Sequencers allow you to compose a melody just by drawing the notes onto a 2D grid, virtually turning anyone with a moderate feel for pitch and rhythm into an electronic music producer. For [Yuvi Gerstein’s] large-scale grid MIDI sequencer GRIDI makes music making even more accessible.
Instead of buttons, GRIDI uses balls to set the notes. Once they’re placed in one of the dents in the large board, they will play a note the next time the cursor bar passes by. 256 RGB LEDs in the 16 x 16 ball grid array illuminate the balls in a certain color depending on the instrument assigned to them: Drum sounds are blue, bass is orange and melodies are purple.
Underneath the 2.80 x 1.65 meters (9.2 x 4.5 foot) CNC machined, sanded and color coated surface of the GRIDI, an Arduino Uno controls all the WS2812 LEDs and reads back the switches that are used to detect the balls. A host computer running Max/MSP synthesizes the ensemble. The result is the impressive, interactive, musical art installation you’re about to see in the following video. What better tune to try out first than that of Billie Jean whose lighted sidewalk made such an impression on the original music video.
Continue reading “Orbs Light to Billie Jean on this Huge Sequencer”
So like many followers of Hackaday, maybe you’re into electronic music. We’d dare to say though that few of you have the dedication of [adamdzak] as he decided to replicate [Sasha]‘s custom controller for the [Abelton Live] software package. Apparently it’s more difficult than taking apart your DJ Hero controller and hacking it to interface songs on your computer.
The “new” controller is named Apollo, and is meant to be a replica of Sasha’s Maven controller. The build process is well laid out in his post, and the results so far look quite incredible. What’s particularly interesting is the effort taken to reverse engineer this device without ever having been able to use it. Both from a mechanical standpoint and trying to figure out how the buttons are used to control the software must have been quite a challenge. Check out the video after the break to see this new controller in action. Continue reading “A Replica DJ Controller to Rule them All”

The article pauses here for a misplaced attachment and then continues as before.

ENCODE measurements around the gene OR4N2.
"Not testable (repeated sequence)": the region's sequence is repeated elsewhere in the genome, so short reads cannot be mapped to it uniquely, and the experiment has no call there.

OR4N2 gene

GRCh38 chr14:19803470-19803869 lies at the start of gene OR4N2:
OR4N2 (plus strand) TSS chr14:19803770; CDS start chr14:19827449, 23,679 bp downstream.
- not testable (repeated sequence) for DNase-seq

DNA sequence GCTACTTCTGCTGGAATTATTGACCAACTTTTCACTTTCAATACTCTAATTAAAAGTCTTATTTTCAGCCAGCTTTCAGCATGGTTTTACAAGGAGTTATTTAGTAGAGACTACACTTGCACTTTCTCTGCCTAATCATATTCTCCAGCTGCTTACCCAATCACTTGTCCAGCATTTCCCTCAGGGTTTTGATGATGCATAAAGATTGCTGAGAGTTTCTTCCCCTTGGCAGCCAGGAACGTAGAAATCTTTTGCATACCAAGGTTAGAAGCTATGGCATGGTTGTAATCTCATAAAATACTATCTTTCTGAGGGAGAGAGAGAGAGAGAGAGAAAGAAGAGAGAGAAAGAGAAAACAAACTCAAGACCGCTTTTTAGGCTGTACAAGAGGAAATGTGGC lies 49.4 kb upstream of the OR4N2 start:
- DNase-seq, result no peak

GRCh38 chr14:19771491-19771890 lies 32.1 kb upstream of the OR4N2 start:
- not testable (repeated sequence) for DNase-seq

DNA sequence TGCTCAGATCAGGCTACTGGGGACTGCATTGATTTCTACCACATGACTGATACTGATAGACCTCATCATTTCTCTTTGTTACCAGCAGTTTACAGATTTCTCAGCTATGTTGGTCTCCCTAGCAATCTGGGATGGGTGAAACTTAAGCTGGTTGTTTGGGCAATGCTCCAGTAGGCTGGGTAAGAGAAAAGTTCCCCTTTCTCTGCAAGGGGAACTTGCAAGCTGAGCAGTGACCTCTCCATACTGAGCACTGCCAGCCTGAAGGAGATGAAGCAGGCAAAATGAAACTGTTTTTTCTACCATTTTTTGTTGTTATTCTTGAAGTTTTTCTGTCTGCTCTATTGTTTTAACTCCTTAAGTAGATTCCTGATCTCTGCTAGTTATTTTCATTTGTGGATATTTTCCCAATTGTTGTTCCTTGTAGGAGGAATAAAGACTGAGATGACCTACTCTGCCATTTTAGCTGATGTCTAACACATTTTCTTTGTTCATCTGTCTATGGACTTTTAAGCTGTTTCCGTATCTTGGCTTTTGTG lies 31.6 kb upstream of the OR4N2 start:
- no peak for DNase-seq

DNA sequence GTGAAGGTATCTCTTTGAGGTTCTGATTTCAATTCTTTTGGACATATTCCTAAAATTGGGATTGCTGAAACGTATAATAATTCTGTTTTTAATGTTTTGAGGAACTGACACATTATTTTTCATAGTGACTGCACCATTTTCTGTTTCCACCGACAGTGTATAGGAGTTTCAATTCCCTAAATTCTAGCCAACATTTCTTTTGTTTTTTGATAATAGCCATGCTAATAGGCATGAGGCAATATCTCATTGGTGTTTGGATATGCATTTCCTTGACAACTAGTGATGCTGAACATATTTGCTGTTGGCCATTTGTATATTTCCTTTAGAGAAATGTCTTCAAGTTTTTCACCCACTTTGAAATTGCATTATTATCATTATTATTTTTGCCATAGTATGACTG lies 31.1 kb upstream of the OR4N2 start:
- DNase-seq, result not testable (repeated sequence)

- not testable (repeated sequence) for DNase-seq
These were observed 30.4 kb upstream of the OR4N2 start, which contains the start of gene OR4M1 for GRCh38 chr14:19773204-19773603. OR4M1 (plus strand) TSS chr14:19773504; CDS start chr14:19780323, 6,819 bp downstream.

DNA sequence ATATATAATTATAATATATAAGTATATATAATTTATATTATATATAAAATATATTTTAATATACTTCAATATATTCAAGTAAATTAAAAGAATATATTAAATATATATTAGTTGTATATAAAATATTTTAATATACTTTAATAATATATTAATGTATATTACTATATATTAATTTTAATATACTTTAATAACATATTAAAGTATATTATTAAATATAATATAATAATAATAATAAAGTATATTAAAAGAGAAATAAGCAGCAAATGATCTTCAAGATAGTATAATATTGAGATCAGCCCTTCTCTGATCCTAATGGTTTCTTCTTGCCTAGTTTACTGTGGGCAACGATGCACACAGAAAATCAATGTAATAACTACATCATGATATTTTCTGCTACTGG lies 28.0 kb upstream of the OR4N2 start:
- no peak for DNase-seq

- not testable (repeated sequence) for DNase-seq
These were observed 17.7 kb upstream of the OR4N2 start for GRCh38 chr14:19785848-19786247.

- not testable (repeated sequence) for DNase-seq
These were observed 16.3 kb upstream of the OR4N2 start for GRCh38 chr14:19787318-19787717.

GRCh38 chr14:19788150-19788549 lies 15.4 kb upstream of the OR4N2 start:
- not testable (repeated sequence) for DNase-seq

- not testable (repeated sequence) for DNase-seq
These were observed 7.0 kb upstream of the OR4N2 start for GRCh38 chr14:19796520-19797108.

[Lizzie] from LustLab sent in her Ball of Dub that turns a few accelerometer and a digital audio workstation and turns everything into an aural experience of wubs and dubs. The Ball of Dub can turn just about anything into dubstep, and does so with a fairly interesting user interface.
There isn’t a build log for the Ball of Dub, but the folks at LustLab did send in a basic overview of her project. Inside the ball, there’s a Razor IMU from Sparkfun that is attached to the ever-popular XBee wireless transceiver. A tiny program on an Arduino calibrates the gyroscope and accelerometer and sends that data to the DAW at 50Hz.
The host computer is running Renoise, a very popular tracker that can accept MIDI and OSC input. A Processing app parses the ball spin, free fall and impact, averages them over a period of time, and pipes that into the OSC input of Renoise. In [Lizzie]’s video, the ball spin is sent to a low-pass filter on the baseline track, and the average impact is applied to the vocal track.
This isn’t the first time we’ve seen some fairly strange ways to modulate wub; we saw real instruments covering Skrillex earlier this month. The Ball of Dub wins in the simplicity department, though.
When we first saw the live cover of Skrillex Scary Monsters And Nice Sprites by the band Pinn Panelle, we had to know how a band is able to play live dubstep on real instruments. We emailed the band and they spilled the beans on how to process the hell out of an instrument in a live environment.
First up is the bassist, [Nathan Navarro]. He wears a Source Audio Hot Hand on his right thumb. This little box is a two-axis accelerometer that communicates with his pedal board using RF frequencies. With the Hot Hand, he has control over two parameters on Hot Hand Pedals. The envelope effect is awesome, but it’s worth noting that [Nathan] is sponsored by Source Audio. We’re thinking it would be relatively easy to cram a Wii MotionPlus and microcontroller into a wristband. Tied to a computer and MIDI interface, the homebrew solution would do the same thing.
[Derek Song] is the guitarist and he’s used multieffects for most of his musical life He has a small Bluetooth keyboard and touchpad mounted to the front of his guitar that controls just about everything on his pedal board. The Bluetooth controller sends commands to [Derek]’s computer that outputs MIDI CC messages to his pedal board.
In a studio, Pinn Panelle’s cover would be impressive. The fact that it’s being played live opens up a number of doors as to what a band can do in real-time. If you’ve got a pedal board or electronic music build, send it into the tip line. Also, check out the videos after the break for a better demo of [Derek]’s Bluetooth setup.
Continue reading “Playing dubstep on real instruments”